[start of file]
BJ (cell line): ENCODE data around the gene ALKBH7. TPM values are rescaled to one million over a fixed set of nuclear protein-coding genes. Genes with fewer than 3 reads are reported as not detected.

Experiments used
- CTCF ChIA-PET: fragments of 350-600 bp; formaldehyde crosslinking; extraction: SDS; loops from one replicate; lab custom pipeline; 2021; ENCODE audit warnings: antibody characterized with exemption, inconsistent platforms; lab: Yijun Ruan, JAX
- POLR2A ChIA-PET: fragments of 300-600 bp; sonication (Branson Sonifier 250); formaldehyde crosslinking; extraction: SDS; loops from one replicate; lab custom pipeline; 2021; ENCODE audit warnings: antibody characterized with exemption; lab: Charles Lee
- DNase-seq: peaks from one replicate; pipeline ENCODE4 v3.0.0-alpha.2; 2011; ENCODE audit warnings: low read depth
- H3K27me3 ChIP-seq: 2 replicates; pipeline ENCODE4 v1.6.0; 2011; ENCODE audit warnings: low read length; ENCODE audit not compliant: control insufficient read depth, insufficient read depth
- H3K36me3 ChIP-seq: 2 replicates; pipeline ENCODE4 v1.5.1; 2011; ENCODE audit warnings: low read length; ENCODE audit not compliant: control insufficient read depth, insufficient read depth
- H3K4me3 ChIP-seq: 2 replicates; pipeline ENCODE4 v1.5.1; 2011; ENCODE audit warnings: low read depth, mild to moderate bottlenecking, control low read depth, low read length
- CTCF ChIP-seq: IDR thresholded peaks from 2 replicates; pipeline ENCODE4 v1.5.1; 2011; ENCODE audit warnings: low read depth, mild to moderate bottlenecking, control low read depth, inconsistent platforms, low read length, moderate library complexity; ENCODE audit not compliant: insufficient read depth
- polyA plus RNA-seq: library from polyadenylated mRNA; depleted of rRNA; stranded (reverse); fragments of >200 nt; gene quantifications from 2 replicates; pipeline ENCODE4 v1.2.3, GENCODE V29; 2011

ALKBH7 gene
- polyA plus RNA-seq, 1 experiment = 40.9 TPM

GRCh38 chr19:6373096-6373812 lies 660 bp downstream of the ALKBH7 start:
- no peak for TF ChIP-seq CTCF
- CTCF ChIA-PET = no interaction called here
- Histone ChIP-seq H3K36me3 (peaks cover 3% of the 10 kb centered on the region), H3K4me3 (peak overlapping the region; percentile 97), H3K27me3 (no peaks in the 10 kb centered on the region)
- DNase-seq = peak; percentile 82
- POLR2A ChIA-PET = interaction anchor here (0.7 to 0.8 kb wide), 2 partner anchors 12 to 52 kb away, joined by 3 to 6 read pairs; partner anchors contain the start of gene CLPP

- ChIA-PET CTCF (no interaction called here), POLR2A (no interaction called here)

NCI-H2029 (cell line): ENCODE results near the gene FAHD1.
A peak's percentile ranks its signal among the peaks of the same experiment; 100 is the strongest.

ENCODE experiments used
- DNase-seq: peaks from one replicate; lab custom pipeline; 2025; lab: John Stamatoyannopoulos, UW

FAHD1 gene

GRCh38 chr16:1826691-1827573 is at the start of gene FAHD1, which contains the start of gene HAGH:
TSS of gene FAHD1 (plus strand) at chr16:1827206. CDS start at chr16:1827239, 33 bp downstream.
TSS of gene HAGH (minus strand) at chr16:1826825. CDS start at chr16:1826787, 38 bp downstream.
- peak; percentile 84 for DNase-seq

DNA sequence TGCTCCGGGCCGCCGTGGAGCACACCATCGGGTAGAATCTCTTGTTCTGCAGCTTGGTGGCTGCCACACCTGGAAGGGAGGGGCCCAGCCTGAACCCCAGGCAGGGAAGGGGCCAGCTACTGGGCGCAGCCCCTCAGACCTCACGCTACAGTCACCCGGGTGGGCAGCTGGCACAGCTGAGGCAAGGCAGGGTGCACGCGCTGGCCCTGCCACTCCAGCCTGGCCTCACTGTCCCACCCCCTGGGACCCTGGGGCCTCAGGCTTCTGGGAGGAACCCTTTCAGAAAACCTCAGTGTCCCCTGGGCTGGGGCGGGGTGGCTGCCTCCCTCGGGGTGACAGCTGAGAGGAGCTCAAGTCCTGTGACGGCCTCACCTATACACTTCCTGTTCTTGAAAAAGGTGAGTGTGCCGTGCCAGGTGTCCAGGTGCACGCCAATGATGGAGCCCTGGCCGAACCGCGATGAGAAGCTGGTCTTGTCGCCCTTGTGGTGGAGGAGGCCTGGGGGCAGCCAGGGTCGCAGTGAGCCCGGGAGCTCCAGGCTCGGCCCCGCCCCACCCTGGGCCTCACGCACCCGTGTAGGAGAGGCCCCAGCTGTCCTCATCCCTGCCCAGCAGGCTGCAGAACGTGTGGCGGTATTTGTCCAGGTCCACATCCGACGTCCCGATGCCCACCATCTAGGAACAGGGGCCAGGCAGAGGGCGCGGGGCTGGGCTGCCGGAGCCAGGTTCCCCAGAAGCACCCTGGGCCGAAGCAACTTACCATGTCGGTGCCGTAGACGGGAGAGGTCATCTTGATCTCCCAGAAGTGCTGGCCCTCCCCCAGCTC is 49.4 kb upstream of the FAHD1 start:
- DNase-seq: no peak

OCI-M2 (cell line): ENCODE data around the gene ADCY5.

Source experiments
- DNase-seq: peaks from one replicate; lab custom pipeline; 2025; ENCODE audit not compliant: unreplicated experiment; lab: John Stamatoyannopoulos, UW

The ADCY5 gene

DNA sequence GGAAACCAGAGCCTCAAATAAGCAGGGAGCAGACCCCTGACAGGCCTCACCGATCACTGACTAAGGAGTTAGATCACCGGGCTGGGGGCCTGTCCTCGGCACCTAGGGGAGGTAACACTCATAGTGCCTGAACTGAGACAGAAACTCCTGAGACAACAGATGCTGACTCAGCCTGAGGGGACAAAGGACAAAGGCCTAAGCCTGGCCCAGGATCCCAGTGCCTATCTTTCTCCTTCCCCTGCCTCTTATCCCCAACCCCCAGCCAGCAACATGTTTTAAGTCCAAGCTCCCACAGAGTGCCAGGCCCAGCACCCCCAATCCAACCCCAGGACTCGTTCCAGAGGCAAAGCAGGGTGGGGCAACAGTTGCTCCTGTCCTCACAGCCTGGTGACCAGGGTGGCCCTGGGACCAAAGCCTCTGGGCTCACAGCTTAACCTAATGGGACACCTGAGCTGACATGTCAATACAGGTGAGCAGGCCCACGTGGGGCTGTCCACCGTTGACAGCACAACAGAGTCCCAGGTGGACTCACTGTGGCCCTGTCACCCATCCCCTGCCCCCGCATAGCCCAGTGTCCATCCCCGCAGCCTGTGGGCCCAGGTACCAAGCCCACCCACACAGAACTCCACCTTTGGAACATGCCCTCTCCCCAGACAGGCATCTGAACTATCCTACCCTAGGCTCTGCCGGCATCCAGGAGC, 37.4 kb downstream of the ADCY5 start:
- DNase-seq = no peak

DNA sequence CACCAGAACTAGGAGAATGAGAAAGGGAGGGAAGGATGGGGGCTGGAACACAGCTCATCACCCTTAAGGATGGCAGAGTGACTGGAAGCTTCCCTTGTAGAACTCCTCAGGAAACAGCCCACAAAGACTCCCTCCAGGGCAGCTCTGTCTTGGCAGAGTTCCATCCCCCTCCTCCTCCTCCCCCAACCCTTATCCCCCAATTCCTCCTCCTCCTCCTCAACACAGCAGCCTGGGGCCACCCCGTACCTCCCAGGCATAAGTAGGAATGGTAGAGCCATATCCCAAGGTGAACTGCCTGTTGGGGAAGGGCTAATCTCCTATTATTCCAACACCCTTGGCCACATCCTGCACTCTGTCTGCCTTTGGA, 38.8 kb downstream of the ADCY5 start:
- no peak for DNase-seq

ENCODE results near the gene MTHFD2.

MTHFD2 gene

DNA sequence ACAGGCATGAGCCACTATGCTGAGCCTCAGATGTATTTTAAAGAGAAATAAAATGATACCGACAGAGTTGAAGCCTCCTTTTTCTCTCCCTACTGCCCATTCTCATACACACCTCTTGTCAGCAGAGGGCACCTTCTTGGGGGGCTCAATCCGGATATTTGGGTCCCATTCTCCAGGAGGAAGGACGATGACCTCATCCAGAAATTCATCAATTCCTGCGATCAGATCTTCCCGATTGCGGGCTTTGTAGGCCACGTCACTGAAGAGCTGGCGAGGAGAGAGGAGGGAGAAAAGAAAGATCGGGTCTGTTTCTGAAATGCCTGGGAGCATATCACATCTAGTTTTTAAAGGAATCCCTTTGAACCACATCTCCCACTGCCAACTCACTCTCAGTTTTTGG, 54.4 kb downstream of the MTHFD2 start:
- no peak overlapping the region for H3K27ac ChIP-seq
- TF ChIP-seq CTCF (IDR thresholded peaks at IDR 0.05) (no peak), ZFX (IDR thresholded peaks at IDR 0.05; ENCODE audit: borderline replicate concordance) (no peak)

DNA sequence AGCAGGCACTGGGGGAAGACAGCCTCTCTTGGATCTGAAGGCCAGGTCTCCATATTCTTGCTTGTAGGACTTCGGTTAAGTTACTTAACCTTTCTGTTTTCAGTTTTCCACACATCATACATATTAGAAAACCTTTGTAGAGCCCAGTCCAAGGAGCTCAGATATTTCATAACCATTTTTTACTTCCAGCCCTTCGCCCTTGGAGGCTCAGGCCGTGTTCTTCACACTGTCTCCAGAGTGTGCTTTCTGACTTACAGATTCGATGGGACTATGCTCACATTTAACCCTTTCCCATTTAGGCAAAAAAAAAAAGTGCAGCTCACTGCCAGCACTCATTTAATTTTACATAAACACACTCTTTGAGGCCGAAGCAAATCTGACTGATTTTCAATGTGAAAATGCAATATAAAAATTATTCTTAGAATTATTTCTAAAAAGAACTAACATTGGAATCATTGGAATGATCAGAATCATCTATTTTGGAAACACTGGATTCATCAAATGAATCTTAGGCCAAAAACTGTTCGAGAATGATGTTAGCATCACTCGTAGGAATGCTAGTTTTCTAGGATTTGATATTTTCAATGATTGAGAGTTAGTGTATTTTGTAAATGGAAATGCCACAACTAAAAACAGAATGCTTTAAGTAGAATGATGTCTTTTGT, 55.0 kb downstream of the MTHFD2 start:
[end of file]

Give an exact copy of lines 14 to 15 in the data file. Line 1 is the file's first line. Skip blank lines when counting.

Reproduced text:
- no peak for TF ChIP-seq CTCF
- CTCF ChIA-PET = no interaction called here